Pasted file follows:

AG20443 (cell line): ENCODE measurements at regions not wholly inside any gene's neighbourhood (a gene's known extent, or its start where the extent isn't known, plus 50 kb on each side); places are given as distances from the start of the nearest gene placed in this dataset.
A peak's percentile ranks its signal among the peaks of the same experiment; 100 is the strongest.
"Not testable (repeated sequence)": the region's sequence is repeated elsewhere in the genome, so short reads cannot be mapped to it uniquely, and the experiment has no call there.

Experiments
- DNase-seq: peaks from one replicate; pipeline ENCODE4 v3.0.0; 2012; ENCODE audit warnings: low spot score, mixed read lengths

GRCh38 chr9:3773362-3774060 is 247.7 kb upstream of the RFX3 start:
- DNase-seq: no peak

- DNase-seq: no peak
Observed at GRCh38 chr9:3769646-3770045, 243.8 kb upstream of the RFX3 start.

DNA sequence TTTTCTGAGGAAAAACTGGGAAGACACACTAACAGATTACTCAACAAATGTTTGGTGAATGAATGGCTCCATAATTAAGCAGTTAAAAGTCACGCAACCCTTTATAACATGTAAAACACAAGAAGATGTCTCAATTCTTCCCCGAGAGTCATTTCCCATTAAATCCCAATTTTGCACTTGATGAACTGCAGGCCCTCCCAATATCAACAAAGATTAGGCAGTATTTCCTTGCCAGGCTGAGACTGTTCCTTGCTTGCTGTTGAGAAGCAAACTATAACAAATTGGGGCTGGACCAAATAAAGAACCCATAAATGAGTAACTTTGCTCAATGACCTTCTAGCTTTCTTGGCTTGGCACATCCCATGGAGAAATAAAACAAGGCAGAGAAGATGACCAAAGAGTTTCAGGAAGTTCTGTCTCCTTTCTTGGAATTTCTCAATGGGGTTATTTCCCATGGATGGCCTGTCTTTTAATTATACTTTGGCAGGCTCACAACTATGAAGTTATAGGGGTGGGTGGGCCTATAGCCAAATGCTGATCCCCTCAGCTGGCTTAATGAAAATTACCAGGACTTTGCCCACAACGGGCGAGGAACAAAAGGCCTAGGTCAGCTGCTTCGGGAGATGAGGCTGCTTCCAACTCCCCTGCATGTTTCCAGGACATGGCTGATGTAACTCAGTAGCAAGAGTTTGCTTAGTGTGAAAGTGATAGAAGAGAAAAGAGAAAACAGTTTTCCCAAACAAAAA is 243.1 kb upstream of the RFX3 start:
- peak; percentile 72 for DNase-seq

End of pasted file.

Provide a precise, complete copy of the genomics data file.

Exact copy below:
AG20443 (cell line): ENCODE measurements at regions not wholly inside any gene's neighbourhood (a gene's known extent, or its start where the extent isn't known, plus 50 kb on each side); places are given as distances from the start of the nearest gene placed in this dataset.
A peak's percentile ranks its signal among the peaks of the same experiment; 100 is the strongest.
"Not testable (repeated sequence)": the region's sequence is repeated elsewhere in the genome, so short reads cannot be mapped to it uniquely, and the experiment has no call there.

Experiments
- DNase-seq: peaks from one replicate; pipeline ENCODE4 v3.0.0; 2012; ENCODE audit warnings: low spot score, mixed read lengths

GRCh38 chr9:3773362-3774060 is 247.7 kb upstream of the RFX3 start:
- DNase-seq: no peak

- DNase-seq: no peak
Observed at GRCh38 chr9:3769646-3770045, 243.8 kb upstream of the RFX3 start.

DNA sequence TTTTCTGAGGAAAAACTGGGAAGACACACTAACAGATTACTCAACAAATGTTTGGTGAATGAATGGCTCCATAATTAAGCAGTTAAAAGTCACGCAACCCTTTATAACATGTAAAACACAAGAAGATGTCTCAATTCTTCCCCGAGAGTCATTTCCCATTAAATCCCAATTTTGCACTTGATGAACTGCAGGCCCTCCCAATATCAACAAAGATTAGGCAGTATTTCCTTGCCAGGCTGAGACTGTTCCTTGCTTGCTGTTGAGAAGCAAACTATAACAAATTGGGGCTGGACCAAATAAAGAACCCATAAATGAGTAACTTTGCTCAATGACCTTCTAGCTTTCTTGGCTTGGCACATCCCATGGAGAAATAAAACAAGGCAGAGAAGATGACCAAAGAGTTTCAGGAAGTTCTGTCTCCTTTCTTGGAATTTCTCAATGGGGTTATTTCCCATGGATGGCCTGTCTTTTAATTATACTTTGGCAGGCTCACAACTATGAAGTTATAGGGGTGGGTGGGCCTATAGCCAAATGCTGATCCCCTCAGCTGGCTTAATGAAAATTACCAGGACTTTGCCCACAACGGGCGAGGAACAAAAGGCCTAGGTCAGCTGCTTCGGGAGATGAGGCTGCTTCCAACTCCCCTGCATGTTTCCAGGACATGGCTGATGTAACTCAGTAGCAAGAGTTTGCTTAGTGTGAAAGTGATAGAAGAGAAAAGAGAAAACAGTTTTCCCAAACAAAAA is 243.1 kb upstream of the RFX3 start:
- peak; percentile 72 for DNase-seq